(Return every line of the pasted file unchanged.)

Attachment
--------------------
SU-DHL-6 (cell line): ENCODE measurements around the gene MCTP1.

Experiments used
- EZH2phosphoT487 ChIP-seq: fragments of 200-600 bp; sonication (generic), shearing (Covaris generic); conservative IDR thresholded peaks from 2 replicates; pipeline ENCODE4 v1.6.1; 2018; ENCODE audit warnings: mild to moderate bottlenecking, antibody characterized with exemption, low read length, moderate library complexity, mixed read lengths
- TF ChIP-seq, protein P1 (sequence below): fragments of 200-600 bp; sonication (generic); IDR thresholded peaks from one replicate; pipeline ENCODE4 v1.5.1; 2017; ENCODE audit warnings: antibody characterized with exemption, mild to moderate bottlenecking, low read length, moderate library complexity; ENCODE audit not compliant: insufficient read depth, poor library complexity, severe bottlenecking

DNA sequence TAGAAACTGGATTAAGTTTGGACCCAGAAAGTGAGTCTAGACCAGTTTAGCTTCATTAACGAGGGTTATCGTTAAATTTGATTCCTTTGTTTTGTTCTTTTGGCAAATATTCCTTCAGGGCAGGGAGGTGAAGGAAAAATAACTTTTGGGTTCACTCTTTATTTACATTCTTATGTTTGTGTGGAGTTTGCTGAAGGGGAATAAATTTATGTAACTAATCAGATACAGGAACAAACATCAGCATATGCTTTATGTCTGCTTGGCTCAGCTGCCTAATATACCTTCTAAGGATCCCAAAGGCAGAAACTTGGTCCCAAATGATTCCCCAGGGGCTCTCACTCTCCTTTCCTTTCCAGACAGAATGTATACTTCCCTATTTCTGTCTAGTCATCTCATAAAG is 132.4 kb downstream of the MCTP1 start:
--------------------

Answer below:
SU-DHL-6 (cell line): ENCODE measurements around the gene MCTP1.

Experiments used
- EZH2phosphoT487 ChIP-seq: fragments of 200-600 bp; sonication (generic), shearing (Covaris generic); conservative IDR thresholded peaks from 2 replicates; pipeline ENCODE4 v1.6.1; 2018; ENCODE audit warnings: mild to moderate bottlenecking, antibody characterized with exemption, low read length, moderate library complexity, mixed read lengths
- TF ChIP-seq, protein P1 (sequence below): fragments of 200-600 bp; sonication (generic); IDR thresholded peaks from one replicate; pipeline ENCODE4 v1.5.1; 2017; ENCODE audit warnings: antibody characterized with exemption, mild to moderate bottlenecking, low read length, moderate library complexity; ENCODE audit not compliant: insufficient read depth, poor library complexity, severe bottlenecking

DNA sequence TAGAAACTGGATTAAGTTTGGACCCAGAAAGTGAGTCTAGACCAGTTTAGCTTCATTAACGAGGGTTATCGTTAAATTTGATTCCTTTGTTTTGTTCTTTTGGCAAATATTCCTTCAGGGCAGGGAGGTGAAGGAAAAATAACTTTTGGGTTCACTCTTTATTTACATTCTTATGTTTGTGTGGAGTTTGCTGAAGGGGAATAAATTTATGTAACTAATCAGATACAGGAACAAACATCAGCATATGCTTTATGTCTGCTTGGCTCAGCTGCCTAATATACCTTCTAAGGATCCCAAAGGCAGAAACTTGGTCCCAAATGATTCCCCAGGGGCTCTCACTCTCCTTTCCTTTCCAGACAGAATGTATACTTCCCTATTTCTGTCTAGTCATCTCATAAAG is 132.4 kb downstream of the MCTP1 start: